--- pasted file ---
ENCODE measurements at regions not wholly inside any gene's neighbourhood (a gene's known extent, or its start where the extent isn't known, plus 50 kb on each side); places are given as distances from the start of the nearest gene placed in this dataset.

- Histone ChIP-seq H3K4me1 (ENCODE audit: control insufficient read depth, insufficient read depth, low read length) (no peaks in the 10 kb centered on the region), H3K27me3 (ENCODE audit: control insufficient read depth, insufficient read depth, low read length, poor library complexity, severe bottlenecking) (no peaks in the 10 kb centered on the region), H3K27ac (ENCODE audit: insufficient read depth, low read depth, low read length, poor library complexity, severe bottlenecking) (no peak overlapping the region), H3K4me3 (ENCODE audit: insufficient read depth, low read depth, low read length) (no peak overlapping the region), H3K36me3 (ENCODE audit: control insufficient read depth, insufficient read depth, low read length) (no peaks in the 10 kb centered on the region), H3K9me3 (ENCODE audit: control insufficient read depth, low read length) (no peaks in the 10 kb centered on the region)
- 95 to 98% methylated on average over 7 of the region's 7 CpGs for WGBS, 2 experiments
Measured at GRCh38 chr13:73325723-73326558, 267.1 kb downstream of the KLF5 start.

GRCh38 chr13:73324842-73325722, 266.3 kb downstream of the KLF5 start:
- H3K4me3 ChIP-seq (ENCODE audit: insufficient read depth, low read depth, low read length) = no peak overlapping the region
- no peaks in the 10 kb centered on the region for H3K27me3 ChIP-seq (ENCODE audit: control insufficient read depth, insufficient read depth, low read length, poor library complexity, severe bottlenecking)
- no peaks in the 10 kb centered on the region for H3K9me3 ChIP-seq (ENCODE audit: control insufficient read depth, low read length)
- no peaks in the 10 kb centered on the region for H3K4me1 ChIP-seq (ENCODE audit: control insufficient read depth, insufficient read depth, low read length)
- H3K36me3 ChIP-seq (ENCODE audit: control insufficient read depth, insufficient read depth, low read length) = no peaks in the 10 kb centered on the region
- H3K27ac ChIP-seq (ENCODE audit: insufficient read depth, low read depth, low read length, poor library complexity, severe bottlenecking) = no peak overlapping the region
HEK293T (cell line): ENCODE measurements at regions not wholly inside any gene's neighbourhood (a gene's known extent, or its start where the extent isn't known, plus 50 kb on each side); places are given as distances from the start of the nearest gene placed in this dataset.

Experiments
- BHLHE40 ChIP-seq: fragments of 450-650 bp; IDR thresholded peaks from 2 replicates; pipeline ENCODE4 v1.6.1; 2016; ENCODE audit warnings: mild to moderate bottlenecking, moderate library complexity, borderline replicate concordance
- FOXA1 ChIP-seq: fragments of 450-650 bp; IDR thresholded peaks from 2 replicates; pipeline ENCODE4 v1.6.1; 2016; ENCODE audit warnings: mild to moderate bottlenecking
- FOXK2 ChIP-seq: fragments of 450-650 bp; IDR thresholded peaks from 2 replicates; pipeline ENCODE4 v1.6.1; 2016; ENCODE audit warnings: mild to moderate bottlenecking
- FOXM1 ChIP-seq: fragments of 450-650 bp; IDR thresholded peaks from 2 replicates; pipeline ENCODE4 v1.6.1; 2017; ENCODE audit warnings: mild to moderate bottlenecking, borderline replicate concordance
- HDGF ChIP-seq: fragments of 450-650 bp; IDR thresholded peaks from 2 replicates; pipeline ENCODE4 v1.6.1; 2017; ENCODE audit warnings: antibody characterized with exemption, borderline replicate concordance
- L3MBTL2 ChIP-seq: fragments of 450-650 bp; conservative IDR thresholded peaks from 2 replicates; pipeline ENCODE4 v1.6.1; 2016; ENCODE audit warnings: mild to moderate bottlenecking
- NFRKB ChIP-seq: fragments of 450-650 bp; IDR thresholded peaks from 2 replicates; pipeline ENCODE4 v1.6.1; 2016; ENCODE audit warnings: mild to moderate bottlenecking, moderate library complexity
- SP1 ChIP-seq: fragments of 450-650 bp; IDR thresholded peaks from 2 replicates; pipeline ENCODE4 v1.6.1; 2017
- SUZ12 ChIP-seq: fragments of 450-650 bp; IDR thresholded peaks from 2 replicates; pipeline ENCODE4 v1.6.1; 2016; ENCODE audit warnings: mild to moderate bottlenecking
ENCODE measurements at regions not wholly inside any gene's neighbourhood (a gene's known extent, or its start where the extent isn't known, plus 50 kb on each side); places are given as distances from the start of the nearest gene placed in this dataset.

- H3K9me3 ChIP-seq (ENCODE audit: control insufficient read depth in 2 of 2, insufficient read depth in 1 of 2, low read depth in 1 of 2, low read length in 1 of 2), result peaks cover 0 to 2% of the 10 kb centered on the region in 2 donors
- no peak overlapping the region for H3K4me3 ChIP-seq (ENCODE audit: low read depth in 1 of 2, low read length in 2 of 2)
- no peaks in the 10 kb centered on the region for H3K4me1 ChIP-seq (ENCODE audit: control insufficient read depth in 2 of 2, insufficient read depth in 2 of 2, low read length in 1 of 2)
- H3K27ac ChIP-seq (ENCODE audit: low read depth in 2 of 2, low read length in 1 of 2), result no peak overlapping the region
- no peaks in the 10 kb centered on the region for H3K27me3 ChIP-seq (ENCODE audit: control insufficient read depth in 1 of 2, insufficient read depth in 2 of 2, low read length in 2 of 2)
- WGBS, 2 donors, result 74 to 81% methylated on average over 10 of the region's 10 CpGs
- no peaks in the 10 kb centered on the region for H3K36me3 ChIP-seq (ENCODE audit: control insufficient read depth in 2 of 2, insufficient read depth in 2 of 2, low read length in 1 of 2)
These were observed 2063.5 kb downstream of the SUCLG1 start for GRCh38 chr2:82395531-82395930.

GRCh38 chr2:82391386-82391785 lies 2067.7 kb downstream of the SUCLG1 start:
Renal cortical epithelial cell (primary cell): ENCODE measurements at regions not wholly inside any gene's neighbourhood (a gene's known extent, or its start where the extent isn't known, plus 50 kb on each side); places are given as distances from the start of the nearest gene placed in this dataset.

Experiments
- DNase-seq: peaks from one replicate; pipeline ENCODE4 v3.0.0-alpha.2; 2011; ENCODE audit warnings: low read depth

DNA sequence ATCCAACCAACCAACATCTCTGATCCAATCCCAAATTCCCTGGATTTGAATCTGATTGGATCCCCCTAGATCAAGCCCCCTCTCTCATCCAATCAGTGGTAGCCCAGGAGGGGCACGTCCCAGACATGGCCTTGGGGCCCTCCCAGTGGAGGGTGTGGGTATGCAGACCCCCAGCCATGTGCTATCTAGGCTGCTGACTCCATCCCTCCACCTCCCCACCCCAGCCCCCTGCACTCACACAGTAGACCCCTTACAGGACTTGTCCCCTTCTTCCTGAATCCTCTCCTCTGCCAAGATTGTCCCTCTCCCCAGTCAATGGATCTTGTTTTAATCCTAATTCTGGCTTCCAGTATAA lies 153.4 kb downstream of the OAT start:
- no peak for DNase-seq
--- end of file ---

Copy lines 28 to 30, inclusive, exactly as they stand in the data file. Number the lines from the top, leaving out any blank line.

- no peaks in the 10 kb centered on the region for H3K27me3 ChIP-seq (ENCODE audit: control insufficient read depth in 1 of 2, insufficient read depth in 2 of 2, low read length in 2 of 2)
- WGBS, 2 donors, result 74 to 81% methylated on average over 10 of the region's 10 CpGs
- no peaks in the 10 kb centered on the region for H3K36me3 ChIP-seq (ENCODE audit: control insufficient read depth in 2 of 2, insufficient read depth in 2 of 2, low read length in 1 of 2)